Dorian Gray Oliver Parker
Published Sep 23, 2009Oscar Wilde's The Picture of Dorian Grey has become a modern mythological tale since it was published in 1890. Several efforts to bring Wilde's tale to the silver screen have met with varying degrees of success, with this newest effort making a few horror movie concessions meant to appeal to a young, modern audience.
There will no doubt be some irritated high school English teachers in the next few years receiving book reports that have details wrong enough to warrant a failing grade but for those not trying to scam their way out of reading classic literature, Dorian Gray gets a gentleman's C.
The story follows Dorian Gray (Ben Barnes), a naive young man who inherits his grandfather's considerable estate in London, and he's soon swept up in the excess of high society, specifically the hedonistic manipulations of Lord Henry Wotton (Colin Firth), who introduces Dorian to the many pleasures of the flesh available to a man of newly acquired wealth.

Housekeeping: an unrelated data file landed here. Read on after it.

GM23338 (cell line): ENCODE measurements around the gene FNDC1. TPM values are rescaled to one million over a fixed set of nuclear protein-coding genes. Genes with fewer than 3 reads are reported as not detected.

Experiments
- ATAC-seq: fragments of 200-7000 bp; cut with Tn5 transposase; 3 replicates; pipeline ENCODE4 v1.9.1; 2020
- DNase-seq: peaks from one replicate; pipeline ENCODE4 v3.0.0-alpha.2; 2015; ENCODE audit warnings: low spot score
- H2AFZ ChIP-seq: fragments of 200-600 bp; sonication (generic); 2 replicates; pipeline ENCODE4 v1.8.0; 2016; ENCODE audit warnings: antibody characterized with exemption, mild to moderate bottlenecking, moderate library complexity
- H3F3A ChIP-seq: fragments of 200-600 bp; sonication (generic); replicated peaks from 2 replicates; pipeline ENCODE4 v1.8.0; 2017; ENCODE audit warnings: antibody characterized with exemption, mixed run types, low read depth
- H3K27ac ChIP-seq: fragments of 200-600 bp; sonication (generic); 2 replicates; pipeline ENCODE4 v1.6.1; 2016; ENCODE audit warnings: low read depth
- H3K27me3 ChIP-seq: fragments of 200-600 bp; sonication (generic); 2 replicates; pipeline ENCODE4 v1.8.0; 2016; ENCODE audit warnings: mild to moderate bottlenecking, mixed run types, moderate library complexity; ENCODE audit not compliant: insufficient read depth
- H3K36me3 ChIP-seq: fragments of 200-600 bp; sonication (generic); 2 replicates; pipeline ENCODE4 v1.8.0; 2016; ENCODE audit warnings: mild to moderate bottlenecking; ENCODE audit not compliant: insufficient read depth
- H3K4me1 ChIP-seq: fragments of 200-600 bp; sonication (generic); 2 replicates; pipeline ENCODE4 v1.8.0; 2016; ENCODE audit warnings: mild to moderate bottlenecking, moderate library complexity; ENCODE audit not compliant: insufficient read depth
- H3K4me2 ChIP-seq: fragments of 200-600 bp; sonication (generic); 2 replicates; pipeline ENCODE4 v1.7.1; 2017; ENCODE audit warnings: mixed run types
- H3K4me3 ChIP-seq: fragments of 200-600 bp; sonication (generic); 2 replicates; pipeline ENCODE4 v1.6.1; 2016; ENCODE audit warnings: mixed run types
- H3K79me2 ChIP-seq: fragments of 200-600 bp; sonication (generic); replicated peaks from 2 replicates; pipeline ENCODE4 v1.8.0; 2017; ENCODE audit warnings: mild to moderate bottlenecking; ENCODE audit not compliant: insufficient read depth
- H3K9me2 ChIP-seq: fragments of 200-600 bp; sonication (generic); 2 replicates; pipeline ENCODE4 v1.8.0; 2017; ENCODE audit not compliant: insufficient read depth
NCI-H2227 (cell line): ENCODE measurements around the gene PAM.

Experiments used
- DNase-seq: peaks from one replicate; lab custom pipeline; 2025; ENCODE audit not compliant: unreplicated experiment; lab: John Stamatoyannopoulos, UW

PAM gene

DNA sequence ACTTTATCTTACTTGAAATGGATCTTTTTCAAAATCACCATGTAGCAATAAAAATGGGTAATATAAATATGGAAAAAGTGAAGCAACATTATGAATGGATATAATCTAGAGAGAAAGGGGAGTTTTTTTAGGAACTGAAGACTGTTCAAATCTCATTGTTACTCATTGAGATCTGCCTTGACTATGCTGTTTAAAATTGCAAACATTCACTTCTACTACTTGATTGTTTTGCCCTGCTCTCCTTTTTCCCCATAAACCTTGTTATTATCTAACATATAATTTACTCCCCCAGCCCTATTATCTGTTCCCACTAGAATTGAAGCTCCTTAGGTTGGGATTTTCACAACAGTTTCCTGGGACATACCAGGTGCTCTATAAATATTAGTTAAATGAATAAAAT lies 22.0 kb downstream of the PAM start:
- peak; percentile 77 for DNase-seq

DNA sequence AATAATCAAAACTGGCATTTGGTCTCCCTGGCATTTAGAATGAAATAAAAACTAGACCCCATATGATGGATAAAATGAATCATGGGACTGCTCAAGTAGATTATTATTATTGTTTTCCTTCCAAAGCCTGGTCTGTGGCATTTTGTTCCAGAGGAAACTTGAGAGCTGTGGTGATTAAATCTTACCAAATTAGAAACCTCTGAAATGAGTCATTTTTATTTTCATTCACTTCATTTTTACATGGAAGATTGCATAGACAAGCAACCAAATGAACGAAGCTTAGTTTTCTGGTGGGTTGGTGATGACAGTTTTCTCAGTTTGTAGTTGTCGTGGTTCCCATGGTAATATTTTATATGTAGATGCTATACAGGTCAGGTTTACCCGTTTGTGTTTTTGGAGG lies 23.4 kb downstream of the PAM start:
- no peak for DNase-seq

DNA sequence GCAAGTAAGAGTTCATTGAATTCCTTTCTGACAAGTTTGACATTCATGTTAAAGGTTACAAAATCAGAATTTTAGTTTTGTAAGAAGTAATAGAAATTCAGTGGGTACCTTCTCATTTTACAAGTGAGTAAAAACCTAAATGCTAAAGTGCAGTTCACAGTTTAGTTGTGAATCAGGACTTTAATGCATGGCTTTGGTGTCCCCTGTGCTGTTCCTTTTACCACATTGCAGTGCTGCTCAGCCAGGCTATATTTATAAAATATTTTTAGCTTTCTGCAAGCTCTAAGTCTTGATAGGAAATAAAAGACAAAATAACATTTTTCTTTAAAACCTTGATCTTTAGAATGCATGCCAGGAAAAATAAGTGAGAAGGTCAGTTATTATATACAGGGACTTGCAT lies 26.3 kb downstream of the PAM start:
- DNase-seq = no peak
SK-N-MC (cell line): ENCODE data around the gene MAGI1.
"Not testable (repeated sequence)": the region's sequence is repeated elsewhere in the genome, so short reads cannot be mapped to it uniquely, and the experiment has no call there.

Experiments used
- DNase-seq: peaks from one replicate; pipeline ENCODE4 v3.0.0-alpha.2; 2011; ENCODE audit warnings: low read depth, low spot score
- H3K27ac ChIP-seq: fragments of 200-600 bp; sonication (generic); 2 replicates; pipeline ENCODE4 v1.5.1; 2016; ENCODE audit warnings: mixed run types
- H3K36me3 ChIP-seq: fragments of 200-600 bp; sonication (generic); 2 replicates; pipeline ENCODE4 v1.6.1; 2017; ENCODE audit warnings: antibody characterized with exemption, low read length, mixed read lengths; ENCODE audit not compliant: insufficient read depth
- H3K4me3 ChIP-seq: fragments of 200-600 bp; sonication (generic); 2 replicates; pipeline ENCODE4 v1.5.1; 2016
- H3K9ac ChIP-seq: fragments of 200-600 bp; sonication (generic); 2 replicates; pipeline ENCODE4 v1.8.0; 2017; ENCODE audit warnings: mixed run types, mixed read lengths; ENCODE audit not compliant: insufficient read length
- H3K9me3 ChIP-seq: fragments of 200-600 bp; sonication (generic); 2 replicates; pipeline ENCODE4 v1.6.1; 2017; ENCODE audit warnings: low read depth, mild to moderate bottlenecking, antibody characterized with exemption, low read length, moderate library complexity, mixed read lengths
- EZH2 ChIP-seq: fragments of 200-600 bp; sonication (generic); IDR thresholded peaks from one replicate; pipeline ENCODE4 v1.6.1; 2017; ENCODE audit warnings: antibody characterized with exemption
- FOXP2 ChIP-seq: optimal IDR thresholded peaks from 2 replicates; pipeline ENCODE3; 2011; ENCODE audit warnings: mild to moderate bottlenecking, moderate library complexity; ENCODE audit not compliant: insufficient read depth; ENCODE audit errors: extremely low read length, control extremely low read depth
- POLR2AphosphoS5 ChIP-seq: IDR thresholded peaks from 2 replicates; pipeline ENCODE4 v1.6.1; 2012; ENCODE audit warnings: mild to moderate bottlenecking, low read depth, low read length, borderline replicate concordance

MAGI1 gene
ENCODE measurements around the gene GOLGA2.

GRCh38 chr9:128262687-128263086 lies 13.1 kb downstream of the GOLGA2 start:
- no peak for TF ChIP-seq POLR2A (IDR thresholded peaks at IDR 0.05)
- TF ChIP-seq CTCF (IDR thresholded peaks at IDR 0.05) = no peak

Wotton's excesses are countered by the level-headedness of Basil Hallward (Ben Chaplin), a painter infatuated with Dorian's beauty. When Basil paints an exquisite portrait of his muse, Dorian soon realizes that it's the picture and not he himself that's paying the consequences of his depraved lifestyle, allowing him to abandon himself completely to his vices with no consequences for his actions. Of course, in the end a price must be paid for such a wicked bargain.
Writer Toby Finlay makes a concerted effort to keep much of Wilde's famous wit intact, peppering the script with quotes from the original text, and though this is a worthy effort to adapt a classic novel for a new audience it is presented in such a straightforward style that the film never fully captivates.
Dorian Gray is a little too paint-by-numbers to be anything more than visual Cliff Notes for lazy students. (Alliance)